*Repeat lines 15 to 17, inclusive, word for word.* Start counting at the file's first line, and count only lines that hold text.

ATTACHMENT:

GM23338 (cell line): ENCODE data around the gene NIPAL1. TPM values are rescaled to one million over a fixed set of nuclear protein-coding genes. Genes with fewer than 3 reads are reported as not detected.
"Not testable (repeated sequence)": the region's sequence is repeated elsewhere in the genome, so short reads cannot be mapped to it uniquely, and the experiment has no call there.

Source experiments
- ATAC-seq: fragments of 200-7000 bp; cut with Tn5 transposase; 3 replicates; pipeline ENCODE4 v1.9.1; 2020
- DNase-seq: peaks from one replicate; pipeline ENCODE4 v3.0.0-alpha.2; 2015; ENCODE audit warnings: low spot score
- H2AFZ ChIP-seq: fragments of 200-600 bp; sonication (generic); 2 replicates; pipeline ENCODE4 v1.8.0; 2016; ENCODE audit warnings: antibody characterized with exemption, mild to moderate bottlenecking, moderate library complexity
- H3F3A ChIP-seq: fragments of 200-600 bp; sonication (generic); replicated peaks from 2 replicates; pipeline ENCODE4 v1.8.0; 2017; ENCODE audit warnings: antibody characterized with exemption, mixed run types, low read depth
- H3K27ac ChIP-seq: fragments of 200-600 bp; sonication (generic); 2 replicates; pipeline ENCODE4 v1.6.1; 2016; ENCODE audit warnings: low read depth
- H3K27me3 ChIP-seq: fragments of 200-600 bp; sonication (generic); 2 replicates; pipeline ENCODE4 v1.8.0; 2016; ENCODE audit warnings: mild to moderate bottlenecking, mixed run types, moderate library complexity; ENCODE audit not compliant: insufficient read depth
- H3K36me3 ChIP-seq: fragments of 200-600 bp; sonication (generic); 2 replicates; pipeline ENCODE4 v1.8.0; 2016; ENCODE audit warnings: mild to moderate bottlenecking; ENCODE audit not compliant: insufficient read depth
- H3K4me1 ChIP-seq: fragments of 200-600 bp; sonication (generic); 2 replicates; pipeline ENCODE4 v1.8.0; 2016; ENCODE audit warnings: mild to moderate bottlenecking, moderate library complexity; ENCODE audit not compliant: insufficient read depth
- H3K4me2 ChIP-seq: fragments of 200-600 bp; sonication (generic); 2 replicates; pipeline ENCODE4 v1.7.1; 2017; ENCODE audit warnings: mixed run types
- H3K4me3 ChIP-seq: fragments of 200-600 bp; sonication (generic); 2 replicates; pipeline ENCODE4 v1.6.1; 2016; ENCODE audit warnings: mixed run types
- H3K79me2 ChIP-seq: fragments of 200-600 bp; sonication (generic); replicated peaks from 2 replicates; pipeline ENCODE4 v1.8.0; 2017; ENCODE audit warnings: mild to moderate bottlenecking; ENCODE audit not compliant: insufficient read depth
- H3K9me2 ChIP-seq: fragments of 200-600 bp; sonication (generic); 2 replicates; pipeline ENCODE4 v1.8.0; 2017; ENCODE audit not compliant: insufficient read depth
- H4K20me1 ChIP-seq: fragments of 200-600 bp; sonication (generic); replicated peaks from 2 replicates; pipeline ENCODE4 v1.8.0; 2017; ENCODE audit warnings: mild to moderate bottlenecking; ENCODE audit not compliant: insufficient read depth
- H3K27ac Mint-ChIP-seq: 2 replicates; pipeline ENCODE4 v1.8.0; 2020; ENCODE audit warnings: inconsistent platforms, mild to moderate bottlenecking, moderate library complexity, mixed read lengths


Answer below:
- H3K9me2 ChIP-seq: fragments of 200-600 bp; sonication (generic); 2 replicates; pipeline ENCODE4 v1.8.0; 2017; ENCODE audit not compliant: insufficient read depth
- H4K20me1 ChIP-seq: fragments of 200-600 bp; sonication (generic); replicated peaks from 2 replicates; pipeline ENCODE4 v1.8.0; 2017; ENCODE audit warnings: mild to moderate bottlenecking; ENCODE audit not compliant: insufficient read depth
- H3K27ac Mint-ChIP-seq: 2 replicates; pipeline ENCODE4 v1.8.0; 2020; ENCODE audit warnings: inconsistent platforms, mild to moderate bottlenecking, moderate library complexity, mixed read lengths